This summer we’re bringing you daily posts from our sister site, Jewcy.com, edited by Gabriela Geselowitz. You can find more from Jewcy here.

Ben-Gurion University of the Negev, working with Amsterdam University, have come to an important scientific conclusion: Emojis are bad for you.

Specifically, they’re bad for you in a work setting. BGU’s new study published in the journal Social Psychological and Personality Science reveals that sliding in that smiley emoticon, while well-intentioned, is likely to undermine you professionally. While a real life smile is likely to make people in the workplace both like and trust you, an ersatz one made of punctuation marks can have an adverse effect. (Emojis and emoticons seem to be used interchangeably here, though traditionally, the former refers to thumbnail images you add from a mobile device, and the latter refers to putting together keyboard symbols that they seem to represent a thing or feeling.)

Lest you think that this study only speaks to the emotional brusqueness that Israelis often exude, BGU used participants (549 of them) from 29 different countries. The basic experiment was showing participants similar emails, some with emojis, some without. (They weren’t told anything about the age or gender of the user, but they tended to assume emoticon users were female, because of course they did.)

Participants were then asked to evaluate the work emails and rate the email sender on scales of both “competence” and “warmth.” So, even if smileys make you seem less professional, at least people will think you’re nice, right?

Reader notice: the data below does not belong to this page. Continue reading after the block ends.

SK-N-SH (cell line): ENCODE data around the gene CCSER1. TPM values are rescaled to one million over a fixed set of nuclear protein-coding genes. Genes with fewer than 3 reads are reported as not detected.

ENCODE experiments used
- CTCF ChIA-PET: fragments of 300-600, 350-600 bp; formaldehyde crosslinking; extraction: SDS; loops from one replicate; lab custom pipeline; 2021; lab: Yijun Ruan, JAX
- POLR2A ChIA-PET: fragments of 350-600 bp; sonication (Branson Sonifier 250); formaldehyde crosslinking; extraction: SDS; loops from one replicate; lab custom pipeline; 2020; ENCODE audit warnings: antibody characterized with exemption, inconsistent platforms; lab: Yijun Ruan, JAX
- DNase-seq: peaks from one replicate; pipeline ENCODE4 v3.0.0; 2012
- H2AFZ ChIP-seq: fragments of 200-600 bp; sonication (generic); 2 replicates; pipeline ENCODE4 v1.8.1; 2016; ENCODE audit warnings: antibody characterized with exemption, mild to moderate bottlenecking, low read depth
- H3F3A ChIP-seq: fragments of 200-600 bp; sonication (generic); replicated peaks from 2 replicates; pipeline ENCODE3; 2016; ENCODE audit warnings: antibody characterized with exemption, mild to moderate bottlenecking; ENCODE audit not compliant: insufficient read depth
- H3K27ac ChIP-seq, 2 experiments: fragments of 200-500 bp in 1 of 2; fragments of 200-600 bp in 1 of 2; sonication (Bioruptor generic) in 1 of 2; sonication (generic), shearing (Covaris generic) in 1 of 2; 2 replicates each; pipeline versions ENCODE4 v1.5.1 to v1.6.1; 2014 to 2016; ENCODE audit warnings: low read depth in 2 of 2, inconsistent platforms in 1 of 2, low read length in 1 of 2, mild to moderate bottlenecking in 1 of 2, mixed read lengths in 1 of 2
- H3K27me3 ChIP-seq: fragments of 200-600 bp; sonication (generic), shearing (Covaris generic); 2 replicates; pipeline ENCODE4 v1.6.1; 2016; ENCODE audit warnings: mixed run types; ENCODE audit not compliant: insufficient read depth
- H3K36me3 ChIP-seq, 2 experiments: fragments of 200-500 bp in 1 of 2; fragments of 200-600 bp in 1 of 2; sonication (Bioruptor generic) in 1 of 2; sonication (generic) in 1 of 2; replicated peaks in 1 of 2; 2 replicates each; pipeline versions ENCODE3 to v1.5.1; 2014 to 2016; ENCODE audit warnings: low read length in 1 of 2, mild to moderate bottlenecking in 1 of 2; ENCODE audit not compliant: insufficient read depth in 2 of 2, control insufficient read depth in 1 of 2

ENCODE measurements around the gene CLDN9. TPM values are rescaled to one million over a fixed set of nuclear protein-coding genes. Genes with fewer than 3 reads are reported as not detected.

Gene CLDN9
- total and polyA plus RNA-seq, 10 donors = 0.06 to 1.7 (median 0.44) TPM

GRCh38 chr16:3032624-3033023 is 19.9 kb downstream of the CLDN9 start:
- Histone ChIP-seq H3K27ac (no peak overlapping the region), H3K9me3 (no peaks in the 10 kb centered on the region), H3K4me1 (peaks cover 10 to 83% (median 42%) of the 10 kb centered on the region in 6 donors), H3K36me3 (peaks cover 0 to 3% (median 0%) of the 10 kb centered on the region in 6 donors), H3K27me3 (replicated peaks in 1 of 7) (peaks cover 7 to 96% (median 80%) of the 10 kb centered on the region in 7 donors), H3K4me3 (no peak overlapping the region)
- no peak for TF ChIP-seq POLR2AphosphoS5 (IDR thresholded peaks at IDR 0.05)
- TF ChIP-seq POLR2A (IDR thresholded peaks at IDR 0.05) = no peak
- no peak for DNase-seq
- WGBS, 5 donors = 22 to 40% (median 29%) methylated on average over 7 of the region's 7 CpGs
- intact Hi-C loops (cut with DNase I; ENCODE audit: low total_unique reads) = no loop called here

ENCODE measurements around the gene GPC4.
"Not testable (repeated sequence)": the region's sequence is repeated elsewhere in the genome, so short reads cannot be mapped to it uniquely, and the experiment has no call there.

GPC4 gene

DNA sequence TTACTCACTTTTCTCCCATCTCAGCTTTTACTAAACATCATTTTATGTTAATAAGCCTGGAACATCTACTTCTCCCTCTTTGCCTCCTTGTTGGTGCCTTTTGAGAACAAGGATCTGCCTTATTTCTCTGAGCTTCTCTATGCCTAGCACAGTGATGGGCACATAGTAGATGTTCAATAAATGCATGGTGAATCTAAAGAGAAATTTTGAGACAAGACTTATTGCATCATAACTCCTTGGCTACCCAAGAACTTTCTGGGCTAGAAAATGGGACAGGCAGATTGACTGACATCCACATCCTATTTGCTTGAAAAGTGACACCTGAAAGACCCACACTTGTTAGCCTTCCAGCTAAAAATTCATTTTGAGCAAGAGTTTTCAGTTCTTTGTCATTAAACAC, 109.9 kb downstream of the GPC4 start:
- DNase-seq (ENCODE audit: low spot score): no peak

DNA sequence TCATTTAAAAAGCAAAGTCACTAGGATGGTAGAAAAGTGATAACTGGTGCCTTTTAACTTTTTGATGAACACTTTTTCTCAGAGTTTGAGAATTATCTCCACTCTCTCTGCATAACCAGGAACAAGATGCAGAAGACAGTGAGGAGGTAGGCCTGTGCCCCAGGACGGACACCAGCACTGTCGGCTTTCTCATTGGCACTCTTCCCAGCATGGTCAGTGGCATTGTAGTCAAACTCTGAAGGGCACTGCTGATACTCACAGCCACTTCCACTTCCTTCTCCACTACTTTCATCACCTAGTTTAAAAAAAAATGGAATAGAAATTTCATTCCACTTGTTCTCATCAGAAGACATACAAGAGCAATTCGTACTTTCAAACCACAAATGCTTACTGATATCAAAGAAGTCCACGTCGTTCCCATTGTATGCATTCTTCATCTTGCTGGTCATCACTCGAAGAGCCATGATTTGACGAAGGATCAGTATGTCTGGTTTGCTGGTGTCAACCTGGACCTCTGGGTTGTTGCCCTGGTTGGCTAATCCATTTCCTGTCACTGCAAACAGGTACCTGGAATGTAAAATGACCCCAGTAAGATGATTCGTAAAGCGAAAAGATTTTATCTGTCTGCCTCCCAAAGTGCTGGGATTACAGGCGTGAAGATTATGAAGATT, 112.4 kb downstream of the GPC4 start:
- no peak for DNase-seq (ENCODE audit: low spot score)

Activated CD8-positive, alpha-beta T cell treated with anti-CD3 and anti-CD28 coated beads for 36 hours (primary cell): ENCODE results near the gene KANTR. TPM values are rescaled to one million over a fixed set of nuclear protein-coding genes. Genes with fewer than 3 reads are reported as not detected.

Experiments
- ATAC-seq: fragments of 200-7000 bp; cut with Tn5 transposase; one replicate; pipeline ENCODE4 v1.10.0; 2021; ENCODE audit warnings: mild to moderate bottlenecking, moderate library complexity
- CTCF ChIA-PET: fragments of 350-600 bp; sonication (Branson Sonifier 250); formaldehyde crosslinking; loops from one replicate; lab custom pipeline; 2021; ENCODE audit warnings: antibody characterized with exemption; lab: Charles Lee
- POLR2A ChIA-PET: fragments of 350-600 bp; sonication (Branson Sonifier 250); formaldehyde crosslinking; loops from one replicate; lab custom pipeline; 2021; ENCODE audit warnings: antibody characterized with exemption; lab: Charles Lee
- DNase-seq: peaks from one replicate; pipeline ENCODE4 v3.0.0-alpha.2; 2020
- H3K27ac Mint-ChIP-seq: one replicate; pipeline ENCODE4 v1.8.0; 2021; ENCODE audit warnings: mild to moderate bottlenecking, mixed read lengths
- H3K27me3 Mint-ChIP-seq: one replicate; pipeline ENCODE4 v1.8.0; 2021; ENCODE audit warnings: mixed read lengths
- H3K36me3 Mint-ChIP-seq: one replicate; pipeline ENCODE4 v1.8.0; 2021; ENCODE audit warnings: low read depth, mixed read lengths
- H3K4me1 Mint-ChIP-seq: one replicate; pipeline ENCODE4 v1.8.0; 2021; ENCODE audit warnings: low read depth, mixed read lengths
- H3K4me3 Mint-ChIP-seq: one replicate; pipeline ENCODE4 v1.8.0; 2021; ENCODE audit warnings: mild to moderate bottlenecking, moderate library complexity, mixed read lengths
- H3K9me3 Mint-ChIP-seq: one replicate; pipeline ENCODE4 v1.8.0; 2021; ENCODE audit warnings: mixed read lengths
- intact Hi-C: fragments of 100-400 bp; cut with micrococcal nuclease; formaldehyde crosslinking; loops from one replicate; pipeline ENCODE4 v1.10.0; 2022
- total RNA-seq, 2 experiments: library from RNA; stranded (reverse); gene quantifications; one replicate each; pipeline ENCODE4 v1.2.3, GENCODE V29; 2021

Wrong. Using emoticons or emojis certainly lowered the competency rating of email composers, but it didn’t move the warmth rating one way or another. The same thing happened in another experiment in the study that was meant to test for perceptions of competence or friendliness: Competence suffered, and friendliness was unchanged.

Workplace emoji users: You’re sacrificing professionalism for nothing!

And why might this be true? Shocking news, but communicate over the Internet lacks some of the emotional nuances of face-to-face interaction.

“People tend to assume that a smiley is a virtual smile, but the findings of this study show that in the case of the workplace, at least as far as initial ‘encounters’ are concerned, this is incorrect,” said Dr. Ella Glikson, a post-doctorate fellow involved in the study. “For now, at least, a smiley can only replace a smile when you already know the other person.”

And so, the next time you want to reply all to a work email with a ;), O_O, or even a (╯°□°)╯︵ ┻━┻ (that’s flipping a table in frustration, if you couldn’t tell), remember: In-person displays of emotion work better. To make people like you, you’re going to have to go flip that table for real.

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